Shulkin: Privatization Fight Led to Ouster

"There are many political appointees in the VA that believe that we are moving in the wrong direction or weren't moving fast enough toward privatizing the VA," Shulkin said.


After weeks of speculation, President Donald Trump fired VA Secretary David J. Shulkin, MD, on March 28 and proposed White House physician US Navy RADM Ronny L. Jackson, MD, as his replacement. In another unusual move, President Trump did not ask Deputy Secretary of Veterans Affairs Thomas G. Bowman to manage the agency during the confirmation process, but instead asked Robert Leon Wilkie Jr who was serving as the US Department of Defense Undersecretary of Defense for Personnel and Readiness.

While acknowledging that all cabinet members serve at the pleasure of the President, Shulkin placed the blame for his dismissal squarely on other VA political appointees. “There are many political appointees in the VA that believe that we are moving in the wrong direction or weren’t moving fast enough toward privatizing the VA,” Shulkin told NPR in an early morning interview. “I think that it’s essential for national security and for the country that we honor our commitment by having a strong VA. I was not against reforming VA, but I was against privatization.”

Shulkin was clearly prepared and quick to indentify his oponents in the administration. He wrote a New York Times op-ed that was published just hours after his firing. “Successes within the department have intensified the ambitions of people who want to put VA health care in the hands of the private sector,” Dr. Shulkin wrote. “I believe differences in philosophy deserve robust debate, and solutions should be determined based on the merits of the arguments. The advocates within the administration for privatizing VA health services, however, reject this approach. They saw me as an obstacle to privatization who had to be removed. That is because I am convinced that privatization is a political issue aimed at rewarding select people and companies with profits, even if it undermines care for veterans.”

“As I prepare to leave government,” Shulkin concluded, “I am struck by a recurring thought: It should not be this hard to serve your country.”

Although controversy has swirled around Dr. Shulkin since the release of a VA Inspector General report that was highly critical of a trip to Europe, he dismissed the trip as a cause of his dismissal. According to Shulkin, the White House had refused to allow him to defend himself and point out that the trip was for the White House and the VA. “This was the five allies conference, a trip that the VA secretary has participated in for 40 years with major allies,” he told NPR “The single expenditure spent was on a coach airfare for my wife who was officially invited. Everything was pre-approved by our ethics committee. When the Inspector General didn't like the way that my staff had handled the approval, I wrote a check back to the government.”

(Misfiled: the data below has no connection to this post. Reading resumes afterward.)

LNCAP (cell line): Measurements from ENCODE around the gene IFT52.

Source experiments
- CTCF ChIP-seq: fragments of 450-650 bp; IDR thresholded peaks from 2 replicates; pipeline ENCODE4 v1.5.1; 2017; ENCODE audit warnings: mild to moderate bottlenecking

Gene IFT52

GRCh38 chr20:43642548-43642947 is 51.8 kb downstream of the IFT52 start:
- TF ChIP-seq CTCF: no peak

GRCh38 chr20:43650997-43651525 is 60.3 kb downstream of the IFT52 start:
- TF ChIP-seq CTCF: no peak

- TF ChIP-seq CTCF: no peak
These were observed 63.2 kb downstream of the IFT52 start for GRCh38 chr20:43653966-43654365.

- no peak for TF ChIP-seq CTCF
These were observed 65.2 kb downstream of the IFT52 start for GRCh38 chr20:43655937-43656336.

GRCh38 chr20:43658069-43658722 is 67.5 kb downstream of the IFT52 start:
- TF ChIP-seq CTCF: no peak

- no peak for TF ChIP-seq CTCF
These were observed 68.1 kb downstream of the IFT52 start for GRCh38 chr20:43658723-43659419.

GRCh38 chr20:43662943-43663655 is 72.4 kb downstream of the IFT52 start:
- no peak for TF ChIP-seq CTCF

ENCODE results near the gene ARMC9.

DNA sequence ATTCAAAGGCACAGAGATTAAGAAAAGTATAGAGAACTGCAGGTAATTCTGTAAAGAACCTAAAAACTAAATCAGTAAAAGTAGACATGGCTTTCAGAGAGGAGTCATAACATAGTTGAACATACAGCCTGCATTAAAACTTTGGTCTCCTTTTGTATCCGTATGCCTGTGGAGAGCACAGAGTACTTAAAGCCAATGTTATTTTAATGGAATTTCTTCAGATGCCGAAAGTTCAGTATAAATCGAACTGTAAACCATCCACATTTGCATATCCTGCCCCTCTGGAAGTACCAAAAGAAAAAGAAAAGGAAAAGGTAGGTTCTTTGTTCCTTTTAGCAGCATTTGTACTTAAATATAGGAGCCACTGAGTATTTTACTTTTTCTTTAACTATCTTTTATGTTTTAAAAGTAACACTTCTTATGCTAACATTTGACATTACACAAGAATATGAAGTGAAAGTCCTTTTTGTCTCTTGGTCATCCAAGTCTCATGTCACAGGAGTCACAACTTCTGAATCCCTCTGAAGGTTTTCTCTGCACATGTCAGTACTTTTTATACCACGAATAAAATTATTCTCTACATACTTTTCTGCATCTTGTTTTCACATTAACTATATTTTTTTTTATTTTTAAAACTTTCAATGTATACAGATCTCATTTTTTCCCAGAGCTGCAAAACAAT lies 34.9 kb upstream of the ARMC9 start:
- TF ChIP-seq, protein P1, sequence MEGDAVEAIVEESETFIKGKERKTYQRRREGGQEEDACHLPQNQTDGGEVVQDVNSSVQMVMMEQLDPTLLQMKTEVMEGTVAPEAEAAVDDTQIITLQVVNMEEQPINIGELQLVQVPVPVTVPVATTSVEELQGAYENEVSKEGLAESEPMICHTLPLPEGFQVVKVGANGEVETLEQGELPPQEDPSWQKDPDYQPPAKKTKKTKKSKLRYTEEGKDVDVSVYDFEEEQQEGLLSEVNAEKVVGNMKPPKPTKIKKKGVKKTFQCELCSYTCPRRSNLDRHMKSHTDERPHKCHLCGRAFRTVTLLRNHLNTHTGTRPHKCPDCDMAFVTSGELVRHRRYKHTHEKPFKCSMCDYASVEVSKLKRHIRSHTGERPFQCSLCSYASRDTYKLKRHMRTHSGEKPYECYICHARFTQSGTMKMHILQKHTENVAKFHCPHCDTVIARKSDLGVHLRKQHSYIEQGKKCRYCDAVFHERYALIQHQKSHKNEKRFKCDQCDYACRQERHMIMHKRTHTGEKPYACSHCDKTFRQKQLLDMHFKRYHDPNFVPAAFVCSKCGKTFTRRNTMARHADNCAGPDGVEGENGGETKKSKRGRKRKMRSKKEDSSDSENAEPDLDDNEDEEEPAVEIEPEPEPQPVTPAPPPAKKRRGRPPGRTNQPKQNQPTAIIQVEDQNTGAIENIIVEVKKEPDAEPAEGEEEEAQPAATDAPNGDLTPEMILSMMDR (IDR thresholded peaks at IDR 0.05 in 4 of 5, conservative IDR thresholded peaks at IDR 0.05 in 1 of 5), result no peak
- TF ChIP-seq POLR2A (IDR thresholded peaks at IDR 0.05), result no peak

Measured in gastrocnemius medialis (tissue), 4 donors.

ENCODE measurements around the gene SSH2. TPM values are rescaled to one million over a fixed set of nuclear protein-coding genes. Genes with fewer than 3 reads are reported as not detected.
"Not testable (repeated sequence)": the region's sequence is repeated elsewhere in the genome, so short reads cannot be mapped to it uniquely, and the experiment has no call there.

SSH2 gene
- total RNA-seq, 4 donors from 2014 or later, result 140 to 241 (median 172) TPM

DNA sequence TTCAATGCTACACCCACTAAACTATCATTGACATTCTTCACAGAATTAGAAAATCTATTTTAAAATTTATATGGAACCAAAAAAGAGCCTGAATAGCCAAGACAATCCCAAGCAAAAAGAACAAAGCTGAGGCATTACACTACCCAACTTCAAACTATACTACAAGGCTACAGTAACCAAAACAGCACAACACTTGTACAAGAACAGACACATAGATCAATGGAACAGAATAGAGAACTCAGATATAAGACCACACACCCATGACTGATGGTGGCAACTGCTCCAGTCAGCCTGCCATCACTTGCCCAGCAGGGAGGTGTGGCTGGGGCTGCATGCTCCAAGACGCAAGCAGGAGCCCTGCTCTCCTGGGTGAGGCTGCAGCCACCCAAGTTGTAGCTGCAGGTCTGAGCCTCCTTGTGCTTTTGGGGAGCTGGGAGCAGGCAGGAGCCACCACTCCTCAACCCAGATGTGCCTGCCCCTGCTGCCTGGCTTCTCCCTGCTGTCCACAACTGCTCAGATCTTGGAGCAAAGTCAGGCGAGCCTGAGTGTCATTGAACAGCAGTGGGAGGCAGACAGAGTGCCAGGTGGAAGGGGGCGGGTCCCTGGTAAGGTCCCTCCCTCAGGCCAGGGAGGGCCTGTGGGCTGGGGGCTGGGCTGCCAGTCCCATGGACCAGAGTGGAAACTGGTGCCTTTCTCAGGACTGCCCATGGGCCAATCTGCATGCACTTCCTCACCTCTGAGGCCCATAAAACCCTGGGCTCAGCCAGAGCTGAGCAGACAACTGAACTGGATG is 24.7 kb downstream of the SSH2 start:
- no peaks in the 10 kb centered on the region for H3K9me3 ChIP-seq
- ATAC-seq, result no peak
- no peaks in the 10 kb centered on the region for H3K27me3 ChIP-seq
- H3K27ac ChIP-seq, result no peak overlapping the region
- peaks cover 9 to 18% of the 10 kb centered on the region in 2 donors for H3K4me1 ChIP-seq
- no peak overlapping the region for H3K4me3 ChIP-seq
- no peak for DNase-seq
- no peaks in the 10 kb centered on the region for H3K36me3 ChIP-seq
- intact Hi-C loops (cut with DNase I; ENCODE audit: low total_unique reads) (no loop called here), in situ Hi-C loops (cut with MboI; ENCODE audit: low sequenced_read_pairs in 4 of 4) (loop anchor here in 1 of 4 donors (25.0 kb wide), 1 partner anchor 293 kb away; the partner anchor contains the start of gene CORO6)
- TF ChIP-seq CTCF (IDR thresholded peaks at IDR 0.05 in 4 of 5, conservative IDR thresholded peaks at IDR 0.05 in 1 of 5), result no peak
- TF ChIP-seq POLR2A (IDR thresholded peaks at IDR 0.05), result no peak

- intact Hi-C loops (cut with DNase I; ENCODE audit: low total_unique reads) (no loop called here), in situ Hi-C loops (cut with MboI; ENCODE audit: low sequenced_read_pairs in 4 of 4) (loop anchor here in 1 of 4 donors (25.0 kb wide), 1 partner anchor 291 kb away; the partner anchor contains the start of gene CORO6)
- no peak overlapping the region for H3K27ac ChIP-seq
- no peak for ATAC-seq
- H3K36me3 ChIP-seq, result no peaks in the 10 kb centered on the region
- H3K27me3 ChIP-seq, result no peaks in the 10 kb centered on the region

Despite the controversy, veteran service organizations (VSOs) and congressional leaders have remained supportive of Dr. Shulkin and skeptical of Dr. Jackson. Most of the VSOs were quick to issue statements. “We are grateful for [Dr. Shulkin’s] efforts to steer VA toward sensible, lasting transformation of veterans health care and hope to see those plans continue moving forward,” said Commander Delphine Metcalf-Foster of Disabled American Veterans in a statement. “While we look forward to learning more about the qualifications and views of the new nominee, we are extremely concerned about the existing leadership vacuum in VA. At a time of critical negotiations over the future of veterans health care reform, VA today has no Secretary, no Under Secretary of Health or Benefits, and the named Acting Secretary has no background in health care and no apparent experience working in or with the Department.”

In his statement, AMVETS Executive Director Joe Chenelly raised a number of issues that are likely to take center stage in the confirmation hearings, asking “is it appropriate for an active-duty military officer to run a federal agency?” and “with an official bio that does not seem to contain any indication that he’s held a command, is the president’s nominee fully prepared to lead such a massive bureaucracy?” Chenelly added, “I am deeply concerned about the nominee. Veterans’ lives depend on this decision, and the Trump administration needs to substantiate that this active-duty Navy officer is qualified to run a $200 billion bureaucracy, the second largest agency in the government.”

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